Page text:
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Doris Borrelli. Raddoppiamento sintattico in Italian. A Synchronic and Diachronic Cross-Dialectal Study.

New York and London: Routledge. 2002.

Part of the "Outstanding Dissertations in Linguistics" series under the general editorship of Laurence Horn, the present dissertation directed by Carol D. Rosen, was presented in partial fulfillment of the requirements for the Ph.D. at Cornell University in 2000. This volume contains six succinct and lucid chapters on the phenomenon of raddoppiamento sintattico (henceforth RS) in Standard Italian and the dialects of Italy, the process by which a word-initial consonant is geminated in the following phonosyntactic environments (3): (1) after word-final stress (citta bella); (2) and following certain words without final stress (come me, a casa).

Chapter 1 ("Introduction" 3-14) provides an excellent overview of the prosodics of Italian necessary to understand the process of RS. As the author aptly observes "[v]owel and consonant length distribution, syllable structure, and stress play critical roles in the workings of RS. An analysis of RS should thus accommodate--and perhaps help explain--prosodic facts and generalizations in Italian" (6). Borrelli also notes that there is a basic difference between Standard Italian and the dialects of Italy, i.e., they are not daughters but rather sisters (4), and, hence, separate languages.

The phonological facts pertinent to RS include the following (6): (1) the Italian syllable consists of a nucleus, optional onset, and optional coda; (2) an onset cluster may be two or three consonants; (3) a two-consonant cluster consists of an obstruent followed by a liquid or a sibilant followed by a stop (sdegno); (4) a sibilant preceding an obstruent and a liquid forms a triple cluster (stretto); (5) gemination occurs only intervocalically (dramma) or following a vowel and preceding a liquid (dottrina); (6) a coda can have a maximal cluster of two consonants with first being a liquid or a nasal; and (7) a CV structure is favored. In general, the dialects of Italy follow these principles, albeit with some variation.

The author further observes that "[t]he central and southern Italian dialects (including Standard Italian) have both geminates and long vowels. The northern dialects, on the other hand, do not have distinctive consonant length" (6). Stress patterns also contribute to RS in Italian. After a careful scrutiny of the extant research on vowel length in Italian and the question "is the long stressed vowel in an open syllable long because it is stressed or stressed because it is long?" (9), the author ultimately "... follows the traditional approach of taking vowel length to be derivable by stress and assuming that stress is basically penultimate and the other stress patterns assigned by lexical marking, making long vowels a reflex of stress" (14). Borrelli notes that although her analysis of RS is based on this assumption about stress, it does not hinge upon it.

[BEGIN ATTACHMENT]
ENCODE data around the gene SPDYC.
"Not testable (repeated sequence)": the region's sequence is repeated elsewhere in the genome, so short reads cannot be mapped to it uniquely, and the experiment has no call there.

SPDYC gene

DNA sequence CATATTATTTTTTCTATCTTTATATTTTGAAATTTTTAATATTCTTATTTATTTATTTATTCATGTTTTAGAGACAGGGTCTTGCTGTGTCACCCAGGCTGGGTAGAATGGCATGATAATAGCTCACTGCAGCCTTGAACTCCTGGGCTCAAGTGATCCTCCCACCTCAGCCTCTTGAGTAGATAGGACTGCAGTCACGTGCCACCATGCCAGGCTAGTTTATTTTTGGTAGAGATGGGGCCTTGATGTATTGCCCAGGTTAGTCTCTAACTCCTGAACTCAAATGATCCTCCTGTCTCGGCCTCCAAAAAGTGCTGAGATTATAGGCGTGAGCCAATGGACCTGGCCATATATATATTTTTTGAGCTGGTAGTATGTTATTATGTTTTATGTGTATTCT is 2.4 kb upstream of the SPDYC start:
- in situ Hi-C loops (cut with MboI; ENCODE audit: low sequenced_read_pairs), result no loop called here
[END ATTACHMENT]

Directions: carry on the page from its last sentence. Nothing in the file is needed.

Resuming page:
The second chapter ("Historical Gemination" 15-23) provides a brief excursus into the history of gemination. Among the sources are assimilation, compensatory lengthening, stress, sonority, the optimization of syllable contacts, and spontaneous gemination in proparoxytones. Noteworthy in this history, however, is the absence of gemination in the northern dialects.

The next chapter ("Raddoppiamento Sintattico: Data" 25-36) provides data from three sources: Standard Italian and the central dialects, the northern dialects, and the southern dialects. The linguistic data for RS, however, are complex, though three basic patterns emerge (35-36): (1) certain northern dialects lengthen the final vowel of an RS word trigger; (2) central Italy (Standard Italian, most dialects of Tuscany, Umbria, Lazio, Abruzzi, the Marches as well as Corsican and northern Sardinian--Sassarese-Gallurese) have stress-induced RS and limited lexically-induced RS; and (3) the southern dialects (Puglia, Campania, Calabria, Basilicata together with central and southern Sardinian--Logudurese, Campidanese) have more examples of lexically-induced RS but no stress-induced RS. Finally some northern provinces (Veneto, Piedmont, Lombardy, Liguria) have no RS.

In chapter 4 ("Previous Analyses" 37-56), the author deftly manages to synthesize the previous analyses into four groups (1) those that consider stress and syllable weight as motivating factors; (2) those that consider stress clash avoidance as a cause; (3) those that examine syntactic factors; and (4) those that examine historical factors. In this chapter, Borrelli synthesizes previous complex theoretical analyses in a clear and comprehensible fashion.

The penultimate chapter ("Lenition" 57-69) addresses lenition which is "... a form of weakening involving a relaxation of muscle tension during articulation of a consonant, usually between two vowels or sometimes between two sonorants, e.g. a vowel and a liquid or nasal" (57). Lenition and RS are in complementary distribution in the dialects of Italy that leads the author to speculate about a possible cause that she addresses in the last chapter.

In the final chapter ("Analysis" 71-119), the author employs Optimality Theory to explain the complexities of RS and its relationship with lenition (98-107). This ultimate chapter offers an extraordinarily detailed and insightful examination of RS within this now dominant theoretical model of phonology.

A reference section (121-28) and an index (128-30) complement this well-written and excellent study of Italian RS. This superb volume belongs in the personal library of scholars of Italian and Romance phonology as well as phonologists in general because it shows how to apply Optimality Theory to the enigmatic and challenging phonological issue of RS in a systematic way.


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Date:Dec 22, 2003
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